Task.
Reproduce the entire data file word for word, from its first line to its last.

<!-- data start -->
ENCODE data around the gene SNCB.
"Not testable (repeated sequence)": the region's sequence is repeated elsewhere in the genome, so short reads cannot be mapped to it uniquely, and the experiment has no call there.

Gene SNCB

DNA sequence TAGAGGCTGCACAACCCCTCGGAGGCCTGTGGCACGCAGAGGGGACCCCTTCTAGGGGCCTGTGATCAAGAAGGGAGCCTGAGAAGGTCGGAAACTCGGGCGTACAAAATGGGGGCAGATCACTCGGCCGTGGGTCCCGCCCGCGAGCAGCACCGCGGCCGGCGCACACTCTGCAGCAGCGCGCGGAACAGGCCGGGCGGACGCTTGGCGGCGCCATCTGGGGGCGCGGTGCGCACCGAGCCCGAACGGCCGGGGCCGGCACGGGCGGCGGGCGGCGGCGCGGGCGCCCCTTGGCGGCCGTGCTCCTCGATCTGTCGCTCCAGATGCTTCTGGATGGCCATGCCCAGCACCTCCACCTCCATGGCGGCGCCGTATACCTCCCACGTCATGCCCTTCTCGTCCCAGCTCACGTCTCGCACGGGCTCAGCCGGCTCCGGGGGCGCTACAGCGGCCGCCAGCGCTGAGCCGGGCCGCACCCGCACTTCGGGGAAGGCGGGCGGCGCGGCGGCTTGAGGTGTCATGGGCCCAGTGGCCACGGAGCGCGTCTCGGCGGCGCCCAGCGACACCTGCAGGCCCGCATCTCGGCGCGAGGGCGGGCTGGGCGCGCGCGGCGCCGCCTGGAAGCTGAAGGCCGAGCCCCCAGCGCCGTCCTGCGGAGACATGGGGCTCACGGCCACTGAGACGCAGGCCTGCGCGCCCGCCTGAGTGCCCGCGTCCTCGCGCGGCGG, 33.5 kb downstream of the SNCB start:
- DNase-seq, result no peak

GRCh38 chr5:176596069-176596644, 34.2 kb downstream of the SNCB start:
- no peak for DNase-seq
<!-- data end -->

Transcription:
ENCODE data around the gene SNCB.
"Not testable (repeated sequence)": the region's sequence is repeated elsewhere in the genome, so short reads cannot be mapped to it uniquely, and the experiment has no call there.

Gene SNCB

DNA sequence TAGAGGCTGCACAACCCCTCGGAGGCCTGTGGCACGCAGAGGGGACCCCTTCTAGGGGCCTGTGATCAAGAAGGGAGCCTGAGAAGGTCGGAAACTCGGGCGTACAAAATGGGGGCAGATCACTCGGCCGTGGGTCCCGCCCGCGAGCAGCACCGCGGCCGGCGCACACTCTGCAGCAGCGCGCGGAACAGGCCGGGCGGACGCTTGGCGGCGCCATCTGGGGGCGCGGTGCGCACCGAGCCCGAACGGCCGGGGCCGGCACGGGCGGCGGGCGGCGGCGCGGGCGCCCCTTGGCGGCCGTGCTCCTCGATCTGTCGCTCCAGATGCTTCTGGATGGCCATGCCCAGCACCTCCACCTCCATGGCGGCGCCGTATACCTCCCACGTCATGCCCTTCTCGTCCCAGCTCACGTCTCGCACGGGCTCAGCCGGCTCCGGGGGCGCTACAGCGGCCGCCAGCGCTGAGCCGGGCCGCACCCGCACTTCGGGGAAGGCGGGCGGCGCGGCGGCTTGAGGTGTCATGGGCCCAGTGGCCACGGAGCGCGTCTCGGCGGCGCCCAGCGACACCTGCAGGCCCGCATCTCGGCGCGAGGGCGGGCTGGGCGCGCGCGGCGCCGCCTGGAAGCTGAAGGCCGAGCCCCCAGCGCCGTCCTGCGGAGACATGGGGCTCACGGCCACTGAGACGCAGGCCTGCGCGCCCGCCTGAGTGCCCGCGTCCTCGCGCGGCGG, 33.5 kb downstream of the SNCB start:
- DNase-seq, result no peak

GRCh38 chr5:176596069-176596644, 34.2 kb downstream of the SNCB start:
- no peak for DNase-seq